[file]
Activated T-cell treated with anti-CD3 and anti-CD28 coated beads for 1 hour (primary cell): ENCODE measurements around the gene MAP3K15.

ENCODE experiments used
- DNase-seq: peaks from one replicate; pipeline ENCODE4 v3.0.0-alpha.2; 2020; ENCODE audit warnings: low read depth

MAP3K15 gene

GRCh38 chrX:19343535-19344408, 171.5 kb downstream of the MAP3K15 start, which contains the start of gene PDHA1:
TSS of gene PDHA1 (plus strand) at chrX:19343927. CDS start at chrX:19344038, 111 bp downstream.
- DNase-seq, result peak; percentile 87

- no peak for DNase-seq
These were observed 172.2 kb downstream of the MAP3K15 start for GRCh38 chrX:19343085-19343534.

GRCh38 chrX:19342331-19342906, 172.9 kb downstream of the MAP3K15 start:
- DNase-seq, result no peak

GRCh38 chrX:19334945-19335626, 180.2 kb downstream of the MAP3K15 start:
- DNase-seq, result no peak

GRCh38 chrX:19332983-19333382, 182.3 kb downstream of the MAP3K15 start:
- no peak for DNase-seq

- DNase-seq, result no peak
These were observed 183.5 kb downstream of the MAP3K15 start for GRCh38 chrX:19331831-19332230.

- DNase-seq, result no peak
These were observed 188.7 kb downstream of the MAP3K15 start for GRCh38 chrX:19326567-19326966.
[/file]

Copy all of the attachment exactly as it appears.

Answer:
Activated T-cell treated with anti-CD3 and anti-CD28 coated beads for 1 hour (primary cell): ENCODE measurements around the gene MAP3K15.

ENCODE experiments used
- DNase-seq: peaks from one replicate; pipeline ENCODE4 v3.0.0-alpha.2; 2020; ENCODE audit warnings: low read depth

MAP3K15 gene

GRCh38 chrX:19343535-19344408, 171.5 kb downstream of the MAP3K15 start, which contains the start of gene PDHA1:
TSS of gene PDHA1 (plus strand) at chrX:19343927. CDS start at chrX:19344038, 111 bp downstream.
- DNase-seq, result peak; percentile 87

- no peak for DNase-seq
These were observed 172.2 kb downstream of the MAP3K15 start for GRCh38 chrX:19343085-19343534.

GRCh38 chrX:19342331-19342906, 172.9 kb downstream of the MAP3K15 start:
- DNase-seq, result no peak

GRCh38 chrX:19334945-19335626, 180.2 kb downstream of the MAP3K15 start:
- DNase-seq, result no peak

GRCh38 chrX:19332983-19333382, 182.3 kb downstream of the MAP3K15 start:
- no peak for DNase-seq

- DNase-seq, result no peak
These were observed 183.5 kb downstream of the MAP3K15 start for GRCh38 chrX:19331831-19332230.

- DNase-seq, result no peak
These were observed 188.7 kb downstream of the MAP3K15 start for GRCh38 chrX:19326567-19326966.